Paul McCartney: The Rolling Stones are Sort of Like ‘a Blues Cover Band’

In the forever debate between two of the biggest (British) rock bands of all time—the Beatles and the Rolling Stones—Sir Paul McCartney has just dealt perhaps the winning blow and declared a champion.

In a recent interview with the New Yorker, McCartney said of his fellow-‘60s stalwarts, “I’m not sure I should say it, but they’re a blues cover band, that’s sort of what the Stones are… I think our net was cast a bit wider than theirs.”

McCartney’s comments, which come as a precursor to the release of a new Beatles docu-series directed by Peter Jackson, The Beatles: Get Back, echo what the former mop-top frontman has said in the past. Guitar World points out that, speaking to Howard Stern last year, McCartney said a similar statement.

“When they are writing stuff,” McCartney then said, “it has to do with the blues. We had a little more influences.” But, he added, the Stones are still a “great, great band.”

Back then, Stones frontman Mick Jagger responded, telling Apple Music’s Zane Lowe, “That’s so funny. He’s a sweetheart. [But] there’s obviously no competition… The big difference, though, is and sort of slightly seriously, is that The Rolling Stones is a big concert band in other decades and other areas when The Beatles never even did an arena tour… They broke up before that business started, the touring business for real.”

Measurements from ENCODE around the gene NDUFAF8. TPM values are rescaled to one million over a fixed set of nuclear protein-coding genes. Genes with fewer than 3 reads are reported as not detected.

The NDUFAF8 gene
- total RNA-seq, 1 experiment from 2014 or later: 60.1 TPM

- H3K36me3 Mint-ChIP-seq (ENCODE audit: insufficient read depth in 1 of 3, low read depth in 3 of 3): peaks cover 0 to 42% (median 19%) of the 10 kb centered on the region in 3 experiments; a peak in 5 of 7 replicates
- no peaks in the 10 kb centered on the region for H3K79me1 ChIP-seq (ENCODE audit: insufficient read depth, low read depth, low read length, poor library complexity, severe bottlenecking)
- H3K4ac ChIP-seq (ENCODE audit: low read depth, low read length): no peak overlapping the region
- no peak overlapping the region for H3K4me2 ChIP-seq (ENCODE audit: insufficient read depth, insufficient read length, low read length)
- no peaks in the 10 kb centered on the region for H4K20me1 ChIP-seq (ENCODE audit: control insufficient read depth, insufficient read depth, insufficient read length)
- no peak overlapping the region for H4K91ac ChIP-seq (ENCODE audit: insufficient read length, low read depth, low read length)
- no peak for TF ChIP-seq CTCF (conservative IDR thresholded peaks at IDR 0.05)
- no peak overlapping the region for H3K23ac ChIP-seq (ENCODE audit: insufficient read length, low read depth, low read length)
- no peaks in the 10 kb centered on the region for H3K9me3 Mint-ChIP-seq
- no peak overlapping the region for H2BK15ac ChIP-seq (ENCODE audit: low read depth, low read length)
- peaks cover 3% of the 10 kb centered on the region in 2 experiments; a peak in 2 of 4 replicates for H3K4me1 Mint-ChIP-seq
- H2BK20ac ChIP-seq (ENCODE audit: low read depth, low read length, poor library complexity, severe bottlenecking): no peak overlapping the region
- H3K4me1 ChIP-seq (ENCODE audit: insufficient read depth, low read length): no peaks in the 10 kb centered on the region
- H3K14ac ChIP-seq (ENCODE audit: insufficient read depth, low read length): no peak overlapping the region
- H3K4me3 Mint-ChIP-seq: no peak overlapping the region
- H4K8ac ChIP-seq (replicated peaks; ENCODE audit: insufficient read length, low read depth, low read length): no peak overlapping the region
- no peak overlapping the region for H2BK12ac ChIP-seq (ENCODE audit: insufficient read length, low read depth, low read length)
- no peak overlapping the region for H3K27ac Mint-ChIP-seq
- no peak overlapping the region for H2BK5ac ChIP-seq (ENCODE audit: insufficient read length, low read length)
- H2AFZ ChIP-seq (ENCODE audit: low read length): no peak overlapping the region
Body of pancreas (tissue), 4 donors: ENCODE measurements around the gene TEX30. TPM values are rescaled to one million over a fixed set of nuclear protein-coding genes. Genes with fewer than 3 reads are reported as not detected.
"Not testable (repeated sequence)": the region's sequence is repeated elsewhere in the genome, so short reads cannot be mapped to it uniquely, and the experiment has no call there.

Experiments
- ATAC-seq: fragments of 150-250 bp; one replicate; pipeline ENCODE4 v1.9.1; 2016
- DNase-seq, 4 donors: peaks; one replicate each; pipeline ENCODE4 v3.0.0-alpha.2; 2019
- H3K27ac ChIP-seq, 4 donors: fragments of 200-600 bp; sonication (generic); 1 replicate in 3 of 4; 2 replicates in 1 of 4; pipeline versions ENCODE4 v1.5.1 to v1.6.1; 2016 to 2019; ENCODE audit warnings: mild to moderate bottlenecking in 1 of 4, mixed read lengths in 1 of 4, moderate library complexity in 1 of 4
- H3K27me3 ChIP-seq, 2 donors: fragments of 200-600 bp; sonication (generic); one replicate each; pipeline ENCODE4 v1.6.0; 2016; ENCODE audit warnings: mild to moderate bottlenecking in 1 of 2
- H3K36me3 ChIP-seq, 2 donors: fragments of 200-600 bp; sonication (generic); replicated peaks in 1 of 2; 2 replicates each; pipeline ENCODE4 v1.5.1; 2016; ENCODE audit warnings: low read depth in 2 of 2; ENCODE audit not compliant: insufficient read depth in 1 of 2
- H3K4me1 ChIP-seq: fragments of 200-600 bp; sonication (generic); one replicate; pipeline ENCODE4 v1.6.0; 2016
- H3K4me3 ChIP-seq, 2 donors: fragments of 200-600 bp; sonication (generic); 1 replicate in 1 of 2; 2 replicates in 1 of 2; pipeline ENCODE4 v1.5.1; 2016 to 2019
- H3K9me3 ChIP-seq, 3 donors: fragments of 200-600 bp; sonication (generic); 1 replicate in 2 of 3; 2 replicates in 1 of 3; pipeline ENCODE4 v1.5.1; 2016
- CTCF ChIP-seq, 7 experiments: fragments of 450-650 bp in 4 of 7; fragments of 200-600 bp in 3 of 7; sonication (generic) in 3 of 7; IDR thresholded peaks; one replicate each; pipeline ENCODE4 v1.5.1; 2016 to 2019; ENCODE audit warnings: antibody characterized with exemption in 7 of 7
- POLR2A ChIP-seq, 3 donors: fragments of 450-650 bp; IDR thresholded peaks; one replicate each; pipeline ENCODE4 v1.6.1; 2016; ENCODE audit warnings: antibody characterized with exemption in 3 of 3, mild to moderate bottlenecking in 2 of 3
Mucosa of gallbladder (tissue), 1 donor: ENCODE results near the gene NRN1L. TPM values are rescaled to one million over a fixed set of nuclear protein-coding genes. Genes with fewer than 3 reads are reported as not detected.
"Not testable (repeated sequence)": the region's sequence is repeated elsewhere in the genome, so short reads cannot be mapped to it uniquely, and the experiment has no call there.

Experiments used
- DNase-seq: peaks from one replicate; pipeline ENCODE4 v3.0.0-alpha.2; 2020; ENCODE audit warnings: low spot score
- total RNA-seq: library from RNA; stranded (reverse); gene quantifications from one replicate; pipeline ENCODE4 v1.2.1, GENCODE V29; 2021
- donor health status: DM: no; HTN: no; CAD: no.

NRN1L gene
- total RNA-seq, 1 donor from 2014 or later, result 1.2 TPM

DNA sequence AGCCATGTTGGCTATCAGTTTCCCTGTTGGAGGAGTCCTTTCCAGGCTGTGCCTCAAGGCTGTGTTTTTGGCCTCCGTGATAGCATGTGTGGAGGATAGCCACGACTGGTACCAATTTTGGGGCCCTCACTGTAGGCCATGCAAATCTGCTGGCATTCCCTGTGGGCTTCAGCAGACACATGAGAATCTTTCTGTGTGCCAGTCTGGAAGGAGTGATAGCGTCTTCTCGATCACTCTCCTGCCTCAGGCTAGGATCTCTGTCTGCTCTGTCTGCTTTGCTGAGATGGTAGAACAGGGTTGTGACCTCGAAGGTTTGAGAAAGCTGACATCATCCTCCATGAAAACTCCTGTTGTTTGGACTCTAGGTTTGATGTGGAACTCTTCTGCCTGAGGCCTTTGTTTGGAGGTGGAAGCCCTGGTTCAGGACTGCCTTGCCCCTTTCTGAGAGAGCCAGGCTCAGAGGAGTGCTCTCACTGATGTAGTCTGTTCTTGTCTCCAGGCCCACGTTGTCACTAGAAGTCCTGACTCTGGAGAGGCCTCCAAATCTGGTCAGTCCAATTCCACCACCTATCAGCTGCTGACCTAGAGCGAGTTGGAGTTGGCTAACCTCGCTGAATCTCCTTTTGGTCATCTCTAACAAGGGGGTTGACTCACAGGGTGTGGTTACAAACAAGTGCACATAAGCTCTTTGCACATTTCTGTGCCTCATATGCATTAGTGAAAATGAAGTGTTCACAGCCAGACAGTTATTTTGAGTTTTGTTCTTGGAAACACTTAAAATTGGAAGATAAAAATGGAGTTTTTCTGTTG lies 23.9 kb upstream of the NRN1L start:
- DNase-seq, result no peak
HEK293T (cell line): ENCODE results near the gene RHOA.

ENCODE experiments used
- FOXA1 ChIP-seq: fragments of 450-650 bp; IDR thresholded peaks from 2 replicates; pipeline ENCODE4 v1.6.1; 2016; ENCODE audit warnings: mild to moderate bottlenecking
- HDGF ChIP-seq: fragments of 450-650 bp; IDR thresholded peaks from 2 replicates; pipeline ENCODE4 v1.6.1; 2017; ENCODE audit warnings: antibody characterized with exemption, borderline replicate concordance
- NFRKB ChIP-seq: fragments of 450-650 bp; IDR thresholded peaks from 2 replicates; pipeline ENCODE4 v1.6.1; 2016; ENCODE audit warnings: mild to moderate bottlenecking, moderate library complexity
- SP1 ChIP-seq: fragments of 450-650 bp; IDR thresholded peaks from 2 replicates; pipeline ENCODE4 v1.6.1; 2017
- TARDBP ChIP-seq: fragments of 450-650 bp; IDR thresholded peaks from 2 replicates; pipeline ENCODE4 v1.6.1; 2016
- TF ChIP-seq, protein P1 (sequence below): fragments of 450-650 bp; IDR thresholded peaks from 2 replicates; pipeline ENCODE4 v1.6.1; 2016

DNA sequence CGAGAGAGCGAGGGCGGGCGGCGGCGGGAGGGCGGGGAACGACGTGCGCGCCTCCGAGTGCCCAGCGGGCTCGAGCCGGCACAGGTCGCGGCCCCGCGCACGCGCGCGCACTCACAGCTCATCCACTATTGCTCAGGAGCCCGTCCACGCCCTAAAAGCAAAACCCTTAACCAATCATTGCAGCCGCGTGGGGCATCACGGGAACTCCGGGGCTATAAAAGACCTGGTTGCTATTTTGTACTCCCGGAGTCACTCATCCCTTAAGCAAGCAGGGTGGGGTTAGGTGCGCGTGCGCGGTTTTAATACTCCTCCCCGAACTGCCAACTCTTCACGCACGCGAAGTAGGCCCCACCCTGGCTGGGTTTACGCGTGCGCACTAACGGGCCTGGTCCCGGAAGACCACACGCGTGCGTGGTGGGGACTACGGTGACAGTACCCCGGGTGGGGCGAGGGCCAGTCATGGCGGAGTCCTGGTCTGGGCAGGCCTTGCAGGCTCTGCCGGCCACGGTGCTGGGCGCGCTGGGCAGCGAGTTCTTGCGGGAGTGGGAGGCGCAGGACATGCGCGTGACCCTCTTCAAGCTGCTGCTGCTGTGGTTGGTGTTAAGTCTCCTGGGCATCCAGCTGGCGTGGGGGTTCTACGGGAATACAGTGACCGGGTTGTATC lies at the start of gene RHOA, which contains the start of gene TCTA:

In the New Yorker piece, McCartney also said he’s still working on one last John Lennon song called “Now and Then.” In the past, Beatles guitarist George Harrison has called the track “rubbish.” It was given to the then-remaining three by Lennon’s wife Yoko Ono after Lennon passed away.

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  1. To call the Rolling Stones a “cover band,” of any kind of music, is stupid, insulting, and flatly inaccurate. How do you explain the fact that almost ALL of their recordings and ALL of their top-40 hits were written by Mick Jagger and Keith Richards? Beatles and Stones both, of course, recorded cover versions of other songwriters’ songs in their very early records, as did most other young bands and solo performers.

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